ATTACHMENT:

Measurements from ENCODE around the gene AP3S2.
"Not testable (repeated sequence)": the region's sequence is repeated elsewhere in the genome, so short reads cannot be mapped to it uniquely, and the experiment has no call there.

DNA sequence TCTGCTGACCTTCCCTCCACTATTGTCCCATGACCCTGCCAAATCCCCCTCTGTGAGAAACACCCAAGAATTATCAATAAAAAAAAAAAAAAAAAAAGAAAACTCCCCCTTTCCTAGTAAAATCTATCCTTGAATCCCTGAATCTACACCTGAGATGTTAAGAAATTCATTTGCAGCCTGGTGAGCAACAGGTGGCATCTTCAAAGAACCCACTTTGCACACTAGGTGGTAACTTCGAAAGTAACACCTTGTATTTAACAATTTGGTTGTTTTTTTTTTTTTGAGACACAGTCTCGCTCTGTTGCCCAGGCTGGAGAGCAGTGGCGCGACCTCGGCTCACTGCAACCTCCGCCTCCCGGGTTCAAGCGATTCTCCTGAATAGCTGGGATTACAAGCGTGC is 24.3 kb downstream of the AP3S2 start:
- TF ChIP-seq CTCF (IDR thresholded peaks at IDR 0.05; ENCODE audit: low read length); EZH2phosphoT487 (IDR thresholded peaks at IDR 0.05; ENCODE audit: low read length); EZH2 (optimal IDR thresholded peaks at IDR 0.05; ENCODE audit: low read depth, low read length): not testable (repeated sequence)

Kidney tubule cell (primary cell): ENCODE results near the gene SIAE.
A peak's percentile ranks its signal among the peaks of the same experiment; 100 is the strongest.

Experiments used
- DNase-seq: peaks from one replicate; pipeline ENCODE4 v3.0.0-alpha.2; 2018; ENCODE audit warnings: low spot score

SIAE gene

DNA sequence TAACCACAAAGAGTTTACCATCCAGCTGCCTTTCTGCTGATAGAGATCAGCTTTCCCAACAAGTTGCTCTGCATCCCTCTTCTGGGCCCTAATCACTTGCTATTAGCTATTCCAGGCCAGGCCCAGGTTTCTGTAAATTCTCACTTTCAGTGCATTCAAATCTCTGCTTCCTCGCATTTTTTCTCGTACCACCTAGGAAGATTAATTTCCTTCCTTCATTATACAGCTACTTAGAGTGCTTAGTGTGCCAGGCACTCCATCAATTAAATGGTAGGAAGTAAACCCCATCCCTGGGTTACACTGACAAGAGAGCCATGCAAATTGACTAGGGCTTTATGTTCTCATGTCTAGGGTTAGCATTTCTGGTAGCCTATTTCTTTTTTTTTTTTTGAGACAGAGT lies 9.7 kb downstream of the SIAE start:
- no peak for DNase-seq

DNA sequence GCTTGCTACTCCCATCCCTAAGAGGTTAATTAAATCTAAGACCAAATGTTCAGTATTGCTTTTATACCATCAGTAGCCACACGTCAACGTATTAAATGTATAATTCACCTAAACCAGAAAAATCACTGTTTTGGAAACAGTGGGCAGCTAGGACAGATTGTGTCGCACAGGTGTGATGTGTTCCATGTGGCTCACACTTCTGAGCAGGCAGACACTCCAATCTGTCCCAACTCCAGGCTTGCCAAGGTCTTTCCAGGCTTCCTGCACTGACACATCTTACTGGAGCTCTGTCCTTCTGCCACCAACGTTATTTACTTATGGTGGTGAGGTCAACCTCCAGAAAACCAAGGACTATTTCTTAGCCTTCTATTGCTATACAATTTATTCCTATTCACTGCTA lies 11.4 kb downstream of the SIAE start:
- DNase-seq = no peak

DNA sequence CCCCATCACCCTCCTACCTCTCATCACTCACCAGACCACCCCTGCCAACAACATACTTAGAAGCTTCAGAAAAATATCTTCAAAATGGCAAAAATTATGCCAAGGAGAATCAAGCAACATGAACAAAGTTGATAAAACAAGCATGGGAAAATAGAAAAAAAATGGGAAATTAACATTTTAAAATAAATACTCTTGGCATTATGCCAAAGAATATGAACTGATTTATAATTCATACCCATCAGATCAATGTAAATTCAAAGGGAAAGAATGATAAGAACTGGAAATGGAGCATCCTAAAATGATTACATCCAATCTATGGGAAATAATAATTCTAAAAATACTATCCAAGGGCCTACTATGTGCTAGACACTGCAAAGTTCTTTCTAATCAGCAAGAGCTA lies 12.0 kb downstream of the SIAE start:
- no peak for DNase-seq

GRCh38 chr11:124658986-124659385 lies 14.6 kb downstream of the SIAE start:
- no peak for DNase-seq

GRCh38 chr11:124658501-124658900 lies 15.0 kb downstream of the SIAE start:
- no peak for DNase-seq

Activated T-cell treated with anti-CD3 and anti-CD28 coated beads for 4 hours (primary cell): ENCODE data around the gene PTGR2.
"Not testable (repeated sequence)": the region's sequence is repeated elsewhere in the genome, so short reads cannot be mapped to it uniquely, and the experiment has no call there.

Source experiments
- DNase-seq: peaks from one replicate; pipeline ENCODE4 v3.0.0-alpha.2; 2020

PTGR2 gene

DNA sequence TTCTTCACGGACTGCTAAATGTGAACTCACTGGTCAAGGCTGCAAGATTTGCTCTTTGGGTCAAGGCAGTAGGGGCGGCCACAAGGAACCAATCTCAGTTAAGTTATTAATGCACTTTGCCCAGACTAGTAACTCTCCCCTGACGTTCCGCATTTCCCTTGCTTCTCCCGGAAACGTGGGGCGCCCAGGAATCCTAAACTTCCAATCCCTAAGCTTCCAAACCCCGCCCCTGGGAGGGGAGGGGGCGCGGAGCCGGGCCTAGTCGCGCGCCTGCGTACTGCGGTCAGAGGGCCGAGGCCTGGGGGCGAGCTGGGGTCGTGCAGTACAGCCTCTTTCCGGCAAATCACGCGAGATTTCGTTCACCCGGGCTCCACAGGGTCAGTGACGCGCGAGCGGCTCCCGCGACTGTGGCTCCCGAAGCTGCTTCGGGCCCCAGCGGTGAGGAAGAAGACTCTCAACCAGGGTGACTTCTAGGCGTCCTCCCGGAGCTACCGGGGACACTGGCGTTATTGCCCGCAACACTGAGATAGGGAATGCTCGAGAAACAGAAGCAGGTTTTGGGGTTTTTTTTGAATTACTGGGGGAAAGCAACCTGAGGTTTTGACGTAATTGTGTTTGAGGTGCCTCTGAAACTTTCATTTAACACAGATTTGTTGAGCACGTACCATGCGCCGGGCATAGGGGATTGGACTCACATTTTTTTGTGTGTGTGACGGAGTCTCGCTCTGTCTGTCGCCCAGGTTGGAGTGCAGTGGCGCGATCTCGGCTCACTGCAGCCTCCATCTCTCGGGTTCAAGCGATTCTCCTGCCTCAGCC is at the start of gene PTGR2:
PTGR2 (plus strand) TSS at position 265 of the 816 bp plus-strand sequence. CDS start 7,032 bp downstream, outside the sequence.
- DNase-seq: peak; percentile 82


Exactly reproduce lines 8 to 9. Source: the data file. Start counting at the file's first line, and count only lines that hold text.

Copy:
- DNase-seq: peaks from one replicate; pipeline ENCODE4 v3.0.0-alpha.2; 2018; ENCODE audit warnings: low spot score

SIAE gene